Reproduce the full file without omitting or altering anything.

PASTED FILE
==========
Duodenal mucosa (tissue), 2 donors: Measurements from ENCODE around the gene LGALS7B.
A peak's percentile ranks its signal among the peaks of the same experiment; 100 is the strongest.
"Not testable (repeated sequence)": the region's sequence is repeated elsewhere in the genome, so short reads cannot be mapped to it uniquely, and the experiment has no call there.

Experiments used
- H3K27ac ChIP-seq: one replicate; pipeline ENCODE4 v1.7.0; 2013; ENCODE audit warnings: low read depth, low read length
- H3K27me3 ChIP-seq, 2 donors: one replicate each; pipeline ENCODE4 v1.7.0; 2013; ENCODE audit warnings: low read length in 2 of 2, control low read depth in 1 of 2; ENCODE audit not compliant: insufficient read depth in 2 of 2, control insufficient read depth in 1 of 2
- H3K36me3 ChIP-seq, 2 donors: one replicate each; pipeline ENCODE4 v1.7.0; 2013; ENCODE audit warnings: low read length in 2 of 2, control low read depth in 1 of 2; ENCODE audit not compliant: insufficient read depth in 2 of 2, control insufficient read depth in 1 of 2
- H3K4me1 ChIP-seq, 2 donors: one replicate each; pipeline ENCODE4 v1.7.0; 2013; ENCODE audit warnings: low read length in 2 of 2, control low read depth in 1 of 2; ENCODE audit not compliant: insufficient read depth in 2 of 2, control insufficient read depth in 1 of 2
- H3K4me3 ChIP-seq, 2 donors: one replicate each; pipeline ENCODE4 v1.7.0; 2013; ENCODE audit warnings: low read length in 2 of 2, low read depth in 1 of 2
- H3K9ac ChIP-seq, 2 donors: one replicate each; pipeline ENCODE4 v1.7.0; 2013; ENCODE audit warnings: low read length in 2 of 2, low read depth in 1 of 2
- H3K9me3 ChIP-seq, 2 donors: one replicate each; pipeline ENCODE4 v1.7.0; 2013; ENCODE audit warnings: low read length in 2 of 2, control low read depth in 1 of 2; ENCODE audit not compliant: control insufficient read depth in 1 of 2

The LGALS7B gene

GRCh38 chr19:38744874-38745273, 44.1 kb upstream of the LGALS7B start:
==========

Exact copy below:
Duodenal mucosa (tissue), 2 donors: Measurements from ENCODE around the gene LGALS7B.
A peak's percentile ranks its signal among the peaks of the same experiment; 100 is the strongest.
"Not testable (repeated sequence)": the region's sequence is repeated elsewhere in the genome, so short reads cannot be mapped to it uniquely, and the experiment has no call there.

Experiments used
- H3K27ac ChIP-seq: one replicate; pipeline ENCODE4 v1.7.0; 2013; ENCODE audit warnings: low read depth, low read length
- H3K27me3 ChIP-seq, 2 donors: one replicate each; pipeline ENCODE4 v1.7.0; 2013; ENCODE audit warnings: low read length in 2 of 2, control low read depth in 1 of 2; ENCODE audit not compliant: insufficient read depth in 2 of 2, control insufficient read depth in 1 of 2
- H3K36me3 ChIP-seq, 2 donors: one replicate each; pipeline ENCODE4 v1.7.0; 2013; ENCODE audit warnings: low read length in 2 of 2, control low read depth in 1 of 2; ENCODE audit not compliant: insufficient read depth in 2 of 2, control insufficient read depth in 1 of 2
- H3K4me1 ChIP-seq, 2 donors: one replicate each; pipeline ENCODE4 v1.7.0; 2013; ENCODE audit warnings: low read length in 2 of 2, control low read depth in 1 of 2; ENCODE audit not compliant: insufficient read depth in 2 of 2, control insufficient read depth in 1 of 2
- H3K4me3 ChIP-seq, 2 donors: one replicate each; pipeline ENCODE4 v1.7.0; 2013; ENCODE audit warnings: low read length in 2 of 2, low read depth in 1 of 2
- H3K9ac ChIP-seq, 2 donors: one replicate each; pipeline ENCODE4 v1.7.0; 2013; ENCODE audit warnings: low read length in 2 of 2, low read depth in 1 of 2
- H3K9me3 ChIP-seq, 2 donors: one replicate each; pipeline ENCODE4 v1.7.0; 2013; ENCODE audit warnings: low read length in 2 of 2, control low read depth in 1 of 2; ENCODE audit not compliant: control insufficient read depth in 1 of 2

The LGALS7B gene

GRCh38 chr19:38744874-38745273, 44.1 kb upstream of the LGALS7B start: